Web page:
Pakké rocks
I call this one Roti, egg and butter!
Pakké rocks
A khaleej and junglefowl
We also saw several Khaleej pheasants and red junglefowl and on one occassion even together, wonder what that was about.

Then we took on the survey, this usually involves looking for pugmarks around nallahs, or streams. The first day we saw pugmarks of two tigers, at least one leopard and some wild dogs too. The second day, today, was one of the most beautiful walks. Often, we saw the Oriental Pied and the Wreathed hornbills and very often we would hear them flying over the canopy with a muffled Chopper-like sound. In all, we saw about 5 Wreathed hornbills and 3 Oriental Pied ones, all in a couple of hours walk.
I also took a bath at a stream, with some Puntius and Leopard Loaches. A bath after three days, after a dust bath at Guwahati, awesome!

Pakké rocks
A leopard loach
Charan da the person driving us to Seijosa also told us something interesting. There was this mammal that used to defecate in the same place for the last few months, according to him a cat. I couldn't think of a cat that does that and then he even took us to the place. Here's is the picture of the scat.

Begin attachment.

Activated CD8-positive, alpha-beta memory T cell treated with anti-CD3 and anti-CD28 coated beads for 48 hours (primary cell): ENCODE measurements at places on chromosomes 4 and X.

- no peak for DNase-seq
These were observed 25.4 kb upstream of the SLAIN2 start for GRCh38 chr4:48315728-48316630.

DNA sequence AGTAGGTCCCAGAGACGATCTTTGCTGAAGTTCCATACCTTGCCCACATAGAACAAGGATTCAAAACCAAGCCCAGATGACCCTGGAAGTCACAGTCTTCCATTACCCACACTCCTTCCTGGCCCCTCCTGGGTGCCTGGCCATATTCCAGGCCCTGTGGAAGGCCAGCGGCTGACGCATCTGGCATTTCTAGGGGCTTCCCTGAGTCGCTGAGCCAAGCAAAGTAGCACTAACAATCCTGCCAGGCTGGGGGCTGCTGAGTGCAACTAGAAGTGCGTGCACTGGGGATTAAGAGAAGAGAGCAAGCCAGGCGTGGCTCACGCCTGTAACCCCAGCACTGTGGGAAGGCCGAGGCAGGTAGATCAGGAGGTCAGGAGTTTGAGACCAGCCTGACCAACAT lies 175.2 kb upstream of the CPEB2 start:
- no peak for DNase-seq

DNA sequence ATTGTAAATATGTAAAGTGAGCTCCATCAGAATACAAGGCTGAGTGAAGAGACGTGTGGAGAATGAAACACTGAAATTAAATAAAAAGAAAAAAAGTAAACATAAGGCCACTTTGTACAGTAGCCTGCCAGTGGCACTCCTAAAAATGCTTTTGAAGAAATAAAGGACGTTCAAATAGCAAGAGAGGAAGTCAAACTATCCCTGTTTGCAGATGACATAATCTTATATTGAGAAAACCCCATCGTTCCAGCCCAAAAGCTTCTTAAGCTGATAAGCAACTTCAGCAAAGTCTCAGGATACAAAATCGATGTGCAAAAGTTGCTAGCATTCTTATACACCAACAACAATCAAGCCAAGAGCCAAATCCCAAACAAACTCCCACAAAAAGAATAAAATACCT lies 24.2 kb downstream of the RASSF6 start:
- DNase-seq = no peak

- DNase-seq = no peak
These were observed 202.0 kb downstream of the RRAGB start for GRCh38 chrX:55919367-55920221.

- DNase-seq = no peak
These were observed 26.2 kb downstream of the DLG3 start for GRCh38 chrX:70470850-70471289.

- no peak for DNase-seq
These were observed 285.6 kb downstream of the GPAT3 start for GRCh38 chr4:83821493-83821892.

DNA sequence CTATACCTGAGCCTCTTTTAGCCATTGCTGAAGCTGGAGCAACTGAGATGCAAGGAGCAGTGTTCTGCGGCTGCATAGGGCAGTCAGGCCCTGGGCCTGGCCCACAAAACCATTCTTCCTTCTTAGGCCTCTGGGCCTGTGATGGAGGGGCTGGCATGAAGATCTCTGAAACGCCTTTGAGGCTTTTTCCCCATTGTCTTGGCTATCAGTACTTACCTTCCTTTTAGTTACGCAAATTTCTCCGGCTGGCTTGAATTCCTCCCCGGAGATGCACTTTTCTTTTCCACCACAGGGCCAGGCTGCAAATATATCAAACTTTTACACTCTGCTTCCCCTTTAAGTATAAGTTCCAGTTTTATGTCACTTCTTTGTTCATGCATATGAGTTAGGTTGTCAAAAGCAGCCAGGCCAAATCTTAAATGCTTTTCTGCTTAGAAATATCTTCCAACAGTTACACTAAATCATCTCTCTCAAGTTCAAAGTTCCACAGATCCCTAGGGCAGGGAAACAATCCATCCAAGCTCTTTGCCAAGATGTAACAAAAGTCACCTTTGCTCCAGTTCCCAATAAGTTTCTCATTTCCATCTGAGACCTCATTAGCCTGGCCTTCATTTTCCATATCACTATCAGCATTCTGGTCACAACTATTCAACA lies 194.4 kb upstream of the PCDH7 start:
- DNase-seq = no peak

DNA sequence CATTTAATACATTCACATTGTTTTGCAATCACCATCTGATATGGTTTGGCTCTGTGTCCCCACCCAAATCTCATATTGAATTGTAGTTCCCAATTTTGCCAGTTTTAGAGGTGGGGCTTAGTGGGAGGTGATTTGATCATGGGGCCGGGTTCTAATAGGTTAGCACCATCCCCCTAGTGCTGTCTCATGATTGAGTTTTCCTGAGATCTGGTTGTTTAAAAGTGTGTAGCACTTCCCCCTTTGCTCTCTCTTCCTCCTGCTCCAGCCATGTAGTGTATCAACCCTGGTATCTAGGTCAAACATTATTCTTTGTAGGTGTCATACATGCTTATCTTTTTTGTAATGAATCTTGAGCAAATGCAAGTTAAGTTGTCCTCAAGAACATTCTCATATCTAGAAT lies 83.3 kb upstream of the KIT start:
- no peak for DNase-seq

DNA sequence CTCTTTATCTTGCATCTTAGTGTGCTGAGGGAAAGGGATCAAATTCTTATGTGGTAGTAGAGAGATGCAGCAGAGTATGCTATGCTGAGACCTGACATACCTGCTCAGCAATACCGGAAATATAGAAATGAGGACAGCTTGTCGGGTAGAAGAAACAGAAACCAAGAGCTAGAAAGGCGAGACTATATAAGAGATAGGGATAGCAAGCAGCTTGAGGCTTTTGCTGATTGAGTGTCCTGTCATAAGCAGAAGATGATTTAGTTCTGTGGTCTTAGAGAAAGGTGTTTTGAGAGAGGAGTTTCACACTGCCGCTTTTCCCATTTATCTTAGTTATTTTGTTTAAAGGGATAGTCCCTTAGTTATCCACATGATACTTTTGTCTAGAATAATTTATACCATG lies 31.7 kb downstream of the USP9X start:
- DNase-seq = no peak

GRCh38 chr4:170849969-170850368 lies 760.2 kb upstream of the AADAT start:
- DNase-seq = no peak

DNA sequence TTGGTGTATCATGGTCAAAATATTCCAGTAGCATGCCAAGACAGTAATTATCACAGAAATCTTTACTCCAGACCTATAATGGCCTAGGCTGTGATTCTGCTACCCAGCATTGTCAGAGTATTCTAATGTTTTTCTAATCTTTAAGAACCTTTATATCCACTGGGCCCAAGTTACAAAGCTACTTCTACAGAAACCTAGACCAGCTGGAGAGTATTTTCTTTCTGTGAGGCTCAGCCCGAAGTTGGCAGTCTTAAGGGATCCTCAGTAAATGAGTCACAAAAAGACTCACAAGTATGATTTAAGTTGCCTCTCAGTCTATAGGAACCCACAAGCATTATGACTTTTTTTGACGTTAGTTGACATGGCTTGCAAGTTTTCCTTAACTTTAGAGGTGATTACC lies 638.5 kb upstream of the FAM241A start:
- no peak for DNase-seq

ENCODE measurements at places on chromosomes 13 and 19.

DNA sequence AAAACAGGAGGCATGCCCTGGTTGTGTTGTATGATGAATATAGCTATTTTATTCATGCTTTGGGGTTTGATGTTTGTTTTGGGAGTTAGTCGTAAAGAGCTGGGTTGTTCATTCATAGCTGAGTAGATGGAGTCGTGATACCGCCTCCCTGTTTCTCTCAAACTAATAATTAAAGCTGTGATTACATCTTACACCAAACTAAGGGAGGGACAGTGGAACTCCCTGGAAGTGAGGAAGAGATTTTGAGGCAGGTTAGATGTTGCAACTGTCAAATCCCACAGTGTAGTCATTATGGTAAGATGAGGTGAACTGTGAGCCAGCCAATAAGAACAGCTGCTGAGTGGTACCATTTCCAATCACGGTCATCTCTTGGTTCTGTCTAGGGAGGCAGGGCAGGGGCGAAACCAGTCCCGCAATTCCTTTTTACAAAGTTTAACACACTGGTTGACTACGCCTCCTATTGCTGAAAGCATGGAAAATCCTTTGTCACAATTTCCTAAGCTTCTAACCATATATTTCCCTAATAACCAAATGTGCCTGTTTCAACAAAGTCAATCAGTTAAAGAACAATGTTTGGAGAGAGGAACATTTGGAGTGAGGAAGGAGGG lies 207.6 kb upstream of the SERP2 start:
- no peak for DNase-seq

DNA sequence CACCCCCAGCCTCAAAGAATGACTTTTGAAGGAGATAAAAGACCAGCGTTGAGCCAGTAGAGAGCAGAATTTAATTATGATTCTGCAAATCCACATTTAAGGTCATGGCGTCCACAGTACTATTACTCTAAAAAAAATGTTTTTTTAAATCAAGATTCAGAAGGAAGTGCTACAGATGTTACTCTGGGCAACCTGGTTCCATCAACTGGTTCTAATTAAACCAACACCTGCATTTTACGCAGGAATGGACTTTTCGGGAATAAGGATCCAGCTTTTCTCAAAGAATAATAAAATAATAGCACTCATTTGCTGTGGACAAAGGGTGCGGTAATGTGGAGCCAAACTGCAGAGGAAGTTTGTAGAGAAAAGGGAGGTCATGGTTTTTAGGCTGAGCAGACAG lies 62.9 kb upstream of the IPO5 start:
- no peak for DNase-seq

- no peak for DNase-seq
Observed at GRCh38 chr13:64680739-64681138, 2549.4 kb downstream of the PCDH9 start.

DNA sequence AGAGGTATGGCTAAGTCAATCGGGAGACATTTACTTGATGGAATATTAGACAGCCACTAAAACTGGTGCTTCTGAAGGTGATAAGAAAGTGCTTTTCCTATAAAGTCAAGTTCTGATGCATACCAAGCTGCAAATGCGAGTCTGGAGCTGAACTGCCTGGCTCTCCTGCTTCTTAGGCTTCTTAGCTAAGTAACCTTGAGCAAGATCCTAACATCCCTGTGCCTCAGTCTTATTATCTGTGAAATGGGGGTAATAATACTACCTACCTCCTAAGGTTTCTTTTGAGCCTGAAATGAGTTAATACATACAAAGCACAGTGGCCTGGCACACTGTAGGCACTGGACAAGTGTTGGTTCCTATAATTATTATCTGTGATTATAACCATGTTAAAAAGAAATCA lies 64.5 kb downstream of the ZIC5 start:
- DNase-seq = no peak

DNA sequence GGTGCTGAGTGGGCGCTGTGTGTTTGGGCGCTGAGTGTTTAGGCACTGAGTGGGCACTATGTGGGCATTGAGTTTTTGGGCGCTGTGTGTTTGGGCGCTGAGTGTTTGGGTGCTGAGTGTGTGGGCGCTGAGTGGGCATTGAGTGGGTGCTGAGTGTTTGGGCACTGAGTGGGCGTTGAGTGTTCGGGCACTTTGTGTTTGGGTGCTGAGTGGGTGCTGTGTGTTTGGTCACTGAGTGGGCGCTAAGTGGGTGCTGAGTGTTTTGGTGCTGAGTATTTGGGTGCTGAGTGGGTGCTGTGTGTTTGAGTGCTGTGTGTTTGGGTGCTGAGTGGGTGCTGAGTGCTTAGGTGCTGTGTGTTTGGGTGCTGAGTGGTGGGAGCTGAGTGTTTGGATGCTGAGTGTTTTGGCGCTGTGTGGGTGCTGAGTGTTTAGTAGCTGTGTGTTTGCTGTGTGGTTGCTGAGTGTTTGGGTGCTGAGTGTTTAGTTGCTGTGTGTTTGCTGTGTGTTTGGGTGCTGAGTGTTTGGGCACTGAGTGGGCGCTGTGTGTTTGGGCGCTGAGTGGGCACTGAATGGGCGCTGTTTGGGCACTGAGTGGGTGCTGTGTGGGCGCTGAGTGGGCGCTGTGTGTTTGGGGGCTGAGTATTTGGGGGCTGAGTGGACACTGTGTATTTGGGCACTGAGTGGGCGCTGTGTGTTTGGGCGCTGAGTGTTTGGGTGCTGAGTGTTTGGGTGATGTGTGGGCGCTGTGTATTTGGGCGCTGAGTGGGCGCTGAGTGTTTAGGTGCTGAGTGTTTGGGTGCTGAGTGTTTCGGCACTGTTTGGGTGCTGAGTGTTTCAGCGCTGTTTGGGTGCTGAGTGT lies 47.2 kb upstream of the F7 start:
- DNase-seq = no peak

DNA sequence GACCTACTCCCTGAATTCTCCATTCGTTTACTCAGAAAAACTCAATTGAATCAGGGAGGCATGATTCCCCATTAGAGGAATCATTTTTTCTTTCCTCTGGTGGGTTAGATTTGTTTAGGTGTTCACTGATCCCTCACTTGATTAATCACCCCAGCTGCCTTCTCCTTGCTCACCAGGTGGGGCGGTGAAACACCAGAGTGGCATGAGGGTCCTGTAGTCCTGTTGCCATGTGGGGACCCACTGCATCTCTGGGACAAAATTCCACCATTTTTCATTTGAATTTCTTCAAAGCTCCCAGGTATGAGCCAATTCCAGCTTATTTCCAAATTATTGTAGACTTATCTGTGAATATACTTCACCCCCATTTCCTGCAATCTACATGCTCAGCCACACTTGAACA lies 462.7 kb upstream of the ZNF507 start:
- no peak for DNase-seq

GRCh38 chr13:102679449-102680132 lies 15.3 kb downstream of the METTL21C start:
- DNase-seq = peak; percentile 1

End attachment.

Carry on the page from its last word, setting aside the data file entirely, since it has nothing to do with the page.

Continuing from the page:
Pakké rocks

So Amruta and Charan decided that they can afford to leave a camera trap at the place and perhaps pick it up in a week. So we may get picture of this toilet-trained carnivore. I am really looking forward to what it might be, maybe I will write about it in a future blog post.
In all, truly, Pakké rocks!

PS: The cat stopped visiting its personal lavatory after they fixed the camera trap. Its most likely a civet, sorry for the loss of a loo!

A village gets connected to the world

Its just another Sunday morning, things are easy and slow; a bit laidback, a bit purposeful and a bit hungry. So, I got my bike out, eat a ...